The Irish family who took up arms to overthrow a despot
Six months ago they were living humdrum middle-class lives on Dublin's southside. Husam Najjair was a builder and his brother-in-law Mahdi Al Harati a teacher.
By this week, the Dubliners were leading a brigade of rebel fighters from the west of Libya into Tripoli and all the way to the gates of Gaddafi's heavily fortified compound.
At her home in Firhouse, Mahdi's Irish-born wife Eftaima (28) waited anxiously for news of her husband and Husam, her brother.
Mahdi (39) and Husam (32) are a pair of most unlikely revolutionaries who dropped everything in suburban Dublin to fight for Libyan freedom.
After sporadic contact during the uprising, Eftaima finally got through to Mahdi on a crackling phone line on Tuesday afternoon as the drama of Gaddafi's downfall unfolded.
Having battled his way into the Libyan capital, Mahdi told how his rag-tag rebel army had broken through the first barrier at the famous Bab-El-Azizia fortress.
The green gates of Gaddafi's complex were blasted open after a seven-hour gun battle.
"As I talked to him on the phone I could hear gunfire in the background," said Eftaima. During the civil war, Mahdi, commanding officer of the Tripoli Brigade, had already been injured with shrapnel in his leg in a gunfight in Nalut in western Libya, and the situation was still perilous.
"The real worry for me in these battles was that he would be killed,'' Eftaima told Weekend Review.
So how did Mahdi and Husam, two Dubliners with little military experience, end up fighting their way into the heart of Gaddafi's citadel?
It is a mark of the strength of feeling against Gaddafi in the Libyan community here that these men were prepared to put their lives on the line.
Husam, who was brought up in Rathfarnham with Eftaima and five other siblings, just happened to be in Libya at the start of the uprising in February. "He was over there attending the wedding of one of our cousins,'' Eftaima said.
Surprising reporters on the Libyan front line with his Dublin accent, Husam explained why he decided to stay on to fight.
"I heard there were rapes and oppression. I could not just sit there like a couch potato watching it on the news," said the Dubliner, brandishing a rifle he had only recently learnt how to use.
It was a sentiment shared by many Libyan-Irish people. They could not bear to see their country's fate being played out on news channels.
Soon afterwards, Husam was joined in Libya by Mahdi, who left Eftaima and their kids -- two boys aged 11 and 10 and two girls aged seven and two -- back in Firhouse so that he too could fight.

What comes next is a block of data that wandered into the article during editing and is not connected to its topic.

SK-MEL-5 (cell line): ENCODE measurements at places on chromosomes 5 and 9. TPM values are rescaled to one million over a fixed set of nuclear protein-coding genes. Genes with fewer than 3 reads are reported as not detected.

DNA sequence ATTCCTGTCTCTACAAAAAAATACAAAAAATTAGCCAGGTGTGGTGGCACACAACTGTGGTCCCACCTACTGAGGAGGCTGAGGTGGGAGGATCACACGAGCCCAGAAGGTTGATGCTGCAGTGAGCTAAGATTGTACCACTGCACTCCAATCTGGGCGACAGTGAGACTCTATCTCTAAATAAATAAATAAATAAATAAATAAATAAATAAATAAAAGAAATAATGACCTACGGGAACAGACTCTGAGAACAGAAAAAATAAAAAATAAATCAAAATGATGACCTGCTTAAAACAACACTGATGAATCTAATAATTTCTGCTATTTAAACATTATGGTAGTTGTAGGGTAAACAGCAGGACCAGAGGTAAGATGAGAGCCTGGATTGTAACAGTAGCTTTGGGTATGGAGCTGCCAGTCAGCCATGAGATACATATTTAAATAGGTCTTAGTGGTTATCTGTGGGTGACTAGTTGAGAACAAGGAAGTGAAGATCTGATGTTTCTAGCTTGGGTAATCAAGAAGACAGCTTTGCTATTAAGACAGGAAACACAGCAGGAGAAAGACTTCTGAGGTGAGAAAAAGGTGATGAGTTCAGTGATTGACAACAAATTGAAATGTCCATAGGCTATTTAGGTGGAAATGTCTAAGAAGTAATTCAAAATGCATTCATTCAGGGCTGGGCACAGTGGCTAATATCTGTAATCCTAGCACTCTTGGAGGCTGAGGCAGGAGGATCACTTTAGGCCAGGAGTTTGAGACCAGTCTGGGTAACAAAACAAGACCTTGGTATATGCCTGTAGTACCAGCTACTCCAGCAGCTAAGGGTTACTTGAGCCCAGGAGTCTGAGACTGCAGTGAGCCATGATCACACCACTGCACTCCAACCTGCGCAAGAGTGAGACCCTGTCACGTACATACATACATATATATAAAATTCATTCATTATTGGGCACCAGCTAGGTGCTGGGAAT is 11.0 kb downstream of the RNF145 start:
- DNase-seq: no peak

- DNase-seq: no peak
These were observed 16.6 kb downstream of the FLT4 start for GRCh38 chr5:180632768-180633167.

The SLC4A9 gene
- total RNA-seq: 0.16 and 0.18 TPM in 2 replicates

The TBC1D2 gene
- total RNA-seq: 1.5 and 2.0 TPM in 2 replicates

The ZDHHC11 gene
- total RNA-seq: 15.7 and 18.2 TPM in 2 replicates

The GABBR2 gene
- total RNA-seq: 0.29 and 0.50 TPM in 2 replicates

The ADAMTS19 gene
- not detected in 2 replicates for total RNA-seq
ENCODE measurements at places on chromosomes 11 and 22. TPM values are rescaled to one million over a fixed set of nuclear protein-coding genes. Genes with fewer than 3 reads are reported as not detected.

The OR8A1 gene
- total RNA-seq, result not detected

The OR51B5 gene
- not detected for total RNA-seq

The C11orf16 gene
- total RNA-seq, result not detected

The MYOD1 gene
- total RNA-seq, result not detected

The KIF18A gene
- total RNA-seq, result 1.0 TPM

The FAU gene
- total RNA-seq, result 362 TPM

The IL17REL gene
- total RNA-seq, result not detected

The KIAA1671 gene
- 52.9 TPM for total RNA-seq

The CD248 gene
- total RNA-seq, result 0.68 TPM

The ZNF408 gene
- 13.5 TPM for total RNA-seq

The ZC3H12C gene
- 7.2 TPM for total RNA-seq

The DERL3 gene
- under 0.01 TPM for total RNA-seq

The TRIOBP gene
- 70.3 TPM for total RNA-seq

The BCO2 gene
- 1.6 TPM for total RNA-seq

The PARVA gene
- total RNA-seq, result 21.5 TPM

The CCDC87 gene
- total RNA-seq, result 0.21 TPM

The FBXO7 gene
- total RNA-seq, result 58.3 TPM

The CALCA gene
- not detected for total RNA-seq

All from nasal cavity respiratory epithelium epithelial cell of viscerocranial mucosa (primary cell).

Mahdi had moved to Ireland 20 years ago having suffered under Gaddafi's oppressive regime as a teenager. He was tortured at the age of 14, because of his family's anti-Gaddafi sympathies. Mahdi and Eftaima met and married in Dublin.
Once in Libya, Mahdi and Husam hatched a plan to set up their own Tripoli Brigade with the aim of liberating the capital. It started with just 15 volunteers, but quickly swelled to almost 600, mostly native Libyans.
Eftaima said: "Those who joined are not military men. They were people like businessmen, shopkeepers and doctors.''
The born-again rebels had to take a crash course in military skills. They learnt how to fight mostly in the heat of battle.
Eftaima said she was not surprised that her husband took command. "He is very much loved and liked by people who meet him. He is a born leader.''
Husam was also apparently unfazed by the sudden necessity to learn the skills of soldiery. "It's not rocket science,'' the Dubliner said. "You just hold your breath and shoot."
He promoted the work of his brigade on Facebook and confessed that he was not always a good Muslim back home in Dublin. "You could say I spent some time at nightclubs,'' he joked.
These unlikely warriors were joined by other rebels from Ireland, including Kareem Salam from Galway.
He said he learnt first aid during a stint with Ballinasloe Civil Defence, and ended up using these skills in the middle of gun battles. Just a year ago he was at the Electric Picnic. This week, he was in a warzone.
Now that the Gaddafi era is over, members of the Irish-Libyan community will have to decide about their futures. For Eftaima, her husband and her brother, it will be a difficult choice.
"My home is in Dublin and that is where I grew up,'' said Eftaima, who has never been to Libya. "I am sure I will go Libya to visit, but I think I will stay living here.''
Eftaima and Husam's father is a Libyan who came to Ireland as a student in the 1970s. He ran a business selling handbags. Their mother, Joanna Golden, is from Blackrock, Co Dublin.
In an emotional phone call to his mother this week, Husam described how he narrowly escaped death as his convoy approached Tripoli. He came under sustained gunfire from Gaddafi's troops and two of his comrades were killed.
Volunteers such as Husam and Mahdi could have turned their gaze away and continued with their comfortable middle-class lives in Ireland but they were determined to help. Now they hope that their country will have a brighter future.